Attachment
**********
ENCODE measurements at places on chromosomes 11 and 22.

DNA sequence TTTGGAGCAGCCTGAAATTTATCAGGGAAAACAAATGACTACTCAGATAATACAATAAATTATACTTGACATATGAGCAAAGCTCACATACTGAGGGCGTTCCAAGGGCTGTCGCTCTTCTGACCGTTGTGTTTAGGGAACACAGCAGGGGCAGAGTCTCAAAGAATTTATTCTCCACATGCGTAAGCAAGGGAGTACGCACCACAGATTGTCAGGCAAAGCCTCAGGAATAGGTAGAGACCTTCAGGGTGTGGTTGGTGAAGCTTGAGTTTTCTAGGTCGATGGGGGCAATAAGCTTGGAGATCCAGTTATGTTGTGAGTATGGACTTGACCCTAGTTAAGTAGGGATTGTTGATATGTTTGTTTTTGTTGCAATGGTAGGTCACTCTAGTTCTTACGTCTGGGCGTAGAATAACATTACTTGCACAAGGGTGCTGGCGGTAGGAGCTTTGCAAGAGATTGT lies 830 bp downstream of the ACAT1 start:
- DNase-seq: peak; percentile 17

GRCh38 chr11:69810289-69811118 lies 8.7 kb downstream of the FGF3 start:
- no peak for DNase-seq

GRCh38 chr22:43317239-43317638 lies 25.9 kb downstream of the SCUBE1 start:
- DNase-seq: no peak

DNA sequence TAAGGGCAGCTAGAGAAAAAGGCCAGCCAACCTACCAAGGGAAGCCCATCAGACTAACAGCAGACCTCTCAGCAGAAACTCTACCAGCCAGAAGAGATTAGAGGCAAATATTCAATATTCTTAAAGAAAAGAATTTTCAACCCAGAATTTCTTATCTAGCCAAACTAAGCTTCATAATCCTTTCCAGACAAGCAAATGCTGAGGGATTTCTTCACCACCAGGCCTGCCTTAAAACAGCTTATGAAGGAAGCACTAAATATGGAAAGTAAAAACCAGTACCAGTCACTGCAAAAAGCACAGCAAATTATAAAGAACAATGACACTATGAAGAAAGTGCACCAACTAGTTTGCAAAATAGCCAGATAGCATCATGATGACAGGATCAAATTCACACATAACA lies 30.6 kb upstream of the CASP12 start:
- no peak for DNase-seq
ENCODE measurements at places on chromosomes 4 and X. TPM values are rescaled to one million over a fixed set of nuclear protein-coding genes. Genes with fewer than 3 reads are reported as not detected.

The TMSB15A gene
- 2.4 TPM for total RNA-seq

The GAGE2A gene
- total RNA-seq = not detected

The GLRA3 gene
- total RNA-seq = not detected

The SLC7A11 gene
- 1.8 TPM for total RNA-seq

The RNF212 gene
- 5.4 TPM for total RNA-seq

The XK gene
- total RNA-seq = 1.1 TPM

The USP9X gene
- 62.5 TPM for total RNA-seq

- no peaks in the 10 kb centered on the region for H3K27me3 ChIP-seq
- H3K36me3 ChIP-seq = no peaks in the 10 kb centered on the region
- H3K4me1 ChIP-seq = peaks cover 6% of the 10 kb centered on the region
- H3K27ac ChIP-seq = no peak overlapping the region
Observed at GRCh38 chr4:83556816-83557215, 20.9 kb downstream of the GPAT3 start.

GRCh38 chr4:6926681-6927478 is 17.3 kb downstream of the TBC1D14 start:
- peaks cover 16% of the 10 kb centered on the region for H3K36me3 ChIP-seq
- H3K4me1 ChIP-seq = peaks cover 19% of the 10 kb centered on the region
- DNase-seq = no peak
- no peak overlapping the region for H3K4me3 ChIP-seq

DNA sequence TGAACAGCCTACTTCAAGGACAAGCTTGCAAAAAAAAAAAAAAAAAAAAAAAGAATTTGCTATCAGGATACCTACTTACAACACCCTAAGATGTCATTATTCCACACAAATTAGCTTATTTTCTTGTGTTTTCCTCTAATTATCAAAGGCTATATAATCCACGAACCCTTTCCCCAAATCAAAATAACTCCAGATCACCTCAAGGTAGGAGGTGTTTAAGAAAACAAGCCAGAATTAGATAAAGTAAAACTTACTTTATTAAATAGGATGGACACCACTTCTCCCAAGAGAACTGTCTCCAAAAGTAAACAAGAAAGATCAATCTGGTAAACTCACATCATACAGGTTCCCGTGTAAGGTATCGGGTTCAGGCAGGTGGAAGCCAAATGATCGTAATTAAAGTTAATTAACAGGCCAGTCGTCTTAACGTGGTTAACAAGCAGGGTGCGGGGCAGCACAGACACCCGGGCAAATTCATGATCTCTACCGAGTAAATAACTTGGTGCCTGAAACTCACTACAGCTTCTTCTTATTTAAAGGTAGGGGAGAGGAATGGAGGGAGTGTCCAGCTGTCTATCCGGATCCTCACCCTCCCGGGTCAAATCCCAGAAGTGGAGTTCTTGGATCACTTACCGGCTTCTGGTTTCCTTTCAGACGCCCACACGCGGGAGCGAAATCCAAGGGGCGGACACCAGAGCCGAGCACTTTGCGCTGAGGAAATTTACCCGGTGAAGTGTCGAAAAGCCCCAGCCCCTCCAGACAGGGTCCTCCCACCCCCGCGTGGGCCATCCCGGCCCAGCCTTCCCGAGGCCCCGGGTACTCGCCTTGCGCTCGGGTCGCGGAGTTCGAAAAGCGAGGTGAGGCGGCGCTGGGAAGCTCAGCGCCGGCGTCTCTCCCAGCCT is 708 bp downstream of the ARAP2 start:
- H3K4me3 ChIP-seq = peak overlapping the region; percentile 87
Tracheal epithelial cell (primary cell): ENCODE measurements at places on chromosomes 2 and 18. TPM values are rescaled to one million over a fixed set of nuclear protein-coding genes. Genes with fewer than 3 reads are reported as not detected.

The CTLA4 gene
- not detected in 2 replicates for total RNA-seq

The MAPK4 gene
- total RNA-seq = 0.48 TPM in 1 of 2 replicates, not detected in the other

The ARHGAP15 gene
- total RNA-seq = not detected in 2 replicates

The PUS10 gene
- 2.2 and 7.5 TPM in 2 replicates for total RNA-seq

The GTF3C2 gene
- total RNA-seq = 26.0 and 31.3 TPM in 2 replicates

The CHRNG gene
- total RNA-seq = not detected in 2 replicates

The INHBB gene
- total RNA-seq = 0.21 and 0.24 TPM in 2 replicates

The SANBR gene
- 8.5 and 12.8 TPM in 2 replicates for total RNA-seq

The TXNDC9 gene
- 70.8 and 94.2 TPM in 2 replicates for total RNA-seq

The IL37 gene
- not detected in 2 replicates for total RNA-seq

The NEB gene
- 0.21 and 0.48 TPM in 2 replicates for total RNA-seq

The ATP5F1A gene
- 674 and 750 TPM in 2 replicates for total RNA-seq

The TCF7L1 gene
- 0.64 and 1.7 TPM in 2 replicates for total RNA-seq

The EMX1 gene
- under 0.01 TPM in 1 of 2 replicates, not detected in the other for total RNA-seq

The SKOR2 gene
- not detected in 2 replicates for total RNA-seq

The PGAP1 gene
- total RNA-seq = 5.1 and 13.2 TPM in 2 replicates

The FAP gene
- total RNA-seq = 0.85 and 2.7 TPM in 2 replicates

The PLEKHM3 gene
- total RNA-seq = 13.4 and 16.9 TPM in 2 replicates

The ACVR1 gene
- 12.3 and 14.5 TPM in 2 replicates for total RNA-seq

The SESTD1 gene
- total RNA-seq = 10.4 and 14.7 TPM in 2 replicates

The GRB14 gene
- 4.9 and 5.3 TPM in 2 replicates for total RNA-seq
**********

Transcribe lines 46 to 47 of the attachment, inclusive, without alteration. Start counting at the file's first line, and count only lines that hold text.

The GTF3C2 gene
- total RNA-seq = 26.0 and 31.3 TPM in 2 replicates